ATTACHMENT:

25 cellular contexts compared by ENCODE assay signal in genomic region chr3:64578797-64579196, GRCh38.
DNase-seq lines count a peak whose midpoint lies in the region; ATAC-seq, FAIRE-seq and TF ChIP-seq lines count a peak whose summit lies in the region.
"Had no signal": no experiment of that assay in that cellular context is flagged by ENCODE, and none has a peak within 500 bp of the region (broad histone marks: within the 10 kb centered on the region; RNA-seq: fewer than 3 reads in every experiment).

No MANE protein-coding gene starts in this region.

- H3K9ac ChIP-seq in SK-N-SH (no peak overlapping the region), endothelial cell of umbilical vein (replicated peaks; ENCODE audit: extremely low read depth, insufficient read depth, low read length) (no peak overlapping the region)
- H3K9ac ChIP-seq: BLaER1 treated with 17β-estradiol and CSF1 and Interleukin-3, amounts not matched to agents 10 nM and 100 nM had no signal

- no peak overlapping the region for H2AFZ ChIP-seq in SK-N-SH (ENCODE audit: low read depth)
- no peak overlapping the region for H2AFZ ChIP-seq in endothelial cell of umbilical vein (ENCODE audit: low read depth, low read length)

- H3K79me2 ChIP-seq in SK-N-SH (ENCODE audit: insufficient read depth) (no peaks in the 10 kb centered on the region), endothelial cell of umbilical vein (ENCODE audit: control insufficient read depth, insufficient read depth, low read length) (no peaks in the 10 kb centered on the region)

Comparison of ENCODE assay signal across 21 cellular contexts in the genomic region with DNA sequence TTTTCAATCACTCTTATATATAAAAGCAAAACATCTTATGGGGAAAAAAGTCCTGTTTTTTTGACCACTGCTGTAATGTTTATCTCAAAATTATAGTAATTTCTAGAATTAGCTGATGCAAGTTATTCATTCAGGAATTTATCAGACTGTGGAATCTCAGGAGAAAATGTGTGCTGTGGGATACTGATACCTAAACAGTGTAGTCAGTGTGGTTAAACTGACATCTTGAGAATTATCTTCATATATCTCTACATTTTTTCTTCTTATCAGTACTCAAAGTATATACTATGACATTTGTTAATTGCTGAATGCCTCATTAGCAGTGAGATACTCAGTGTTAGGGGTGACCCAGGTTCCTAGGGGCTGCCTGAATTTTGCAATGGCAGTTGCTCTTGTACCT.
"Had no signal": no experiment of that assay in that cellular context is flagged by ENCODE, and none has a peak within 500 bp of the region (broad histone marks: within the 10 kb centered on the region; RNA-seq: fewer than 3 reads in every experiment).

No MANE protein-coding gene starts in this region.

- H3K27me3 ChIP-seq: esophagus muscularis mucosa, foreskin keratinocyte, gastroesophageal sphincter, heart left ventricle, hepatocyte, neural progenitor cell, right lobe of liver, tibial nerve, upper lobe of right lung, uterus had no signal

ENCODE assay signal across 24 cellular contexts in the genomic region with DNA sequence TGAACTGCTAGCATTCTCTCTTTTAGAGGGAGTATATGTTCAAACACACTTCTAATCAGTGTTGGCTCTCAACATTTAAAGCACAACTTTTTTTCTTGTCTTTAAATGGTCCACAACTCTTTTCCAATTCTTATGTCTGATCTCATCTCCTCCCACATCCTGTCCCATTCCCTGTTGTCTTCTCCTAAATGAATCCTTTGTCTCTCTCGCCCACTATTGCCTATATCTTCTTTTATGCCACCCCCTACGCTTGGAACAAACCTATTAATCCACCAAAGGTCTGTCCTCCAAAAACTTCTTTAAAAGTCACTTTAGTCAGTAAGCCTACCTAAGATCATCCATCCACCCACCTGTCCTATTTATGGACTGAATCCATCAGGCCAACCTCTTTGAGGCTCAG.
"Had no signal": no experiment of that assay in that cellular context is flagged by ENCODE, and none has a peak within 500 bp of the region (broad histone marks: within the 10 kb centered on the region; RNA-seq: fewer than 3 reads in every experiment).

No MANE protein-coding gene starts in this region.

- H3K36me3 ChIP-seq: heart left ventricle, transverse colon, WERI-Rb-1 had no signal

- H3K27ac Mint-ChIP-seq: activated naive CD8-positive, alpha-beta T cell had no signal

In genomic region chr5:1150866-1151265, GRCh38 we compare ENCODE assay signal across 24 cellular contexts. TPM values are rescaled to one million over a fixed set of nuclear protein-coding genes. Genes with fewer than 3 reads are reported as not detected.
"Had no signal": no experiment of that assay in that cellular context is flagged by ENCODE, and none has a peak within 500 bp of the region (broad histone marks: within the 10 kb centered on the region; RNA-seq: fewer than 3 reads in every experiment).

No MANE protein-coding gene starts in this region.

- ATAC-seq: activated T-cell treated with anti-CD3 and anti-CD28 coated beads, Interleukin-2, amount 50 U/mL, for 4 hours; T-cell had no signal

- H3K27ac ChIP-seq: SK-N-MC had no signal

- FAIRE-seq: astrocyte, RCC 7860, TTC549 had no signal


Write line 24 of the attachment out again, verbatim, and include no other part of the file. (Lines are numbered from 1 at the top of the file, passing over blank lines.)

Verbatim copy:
- FAIRE-seq: astrocyte, RCC 7860, TTC549 had no signal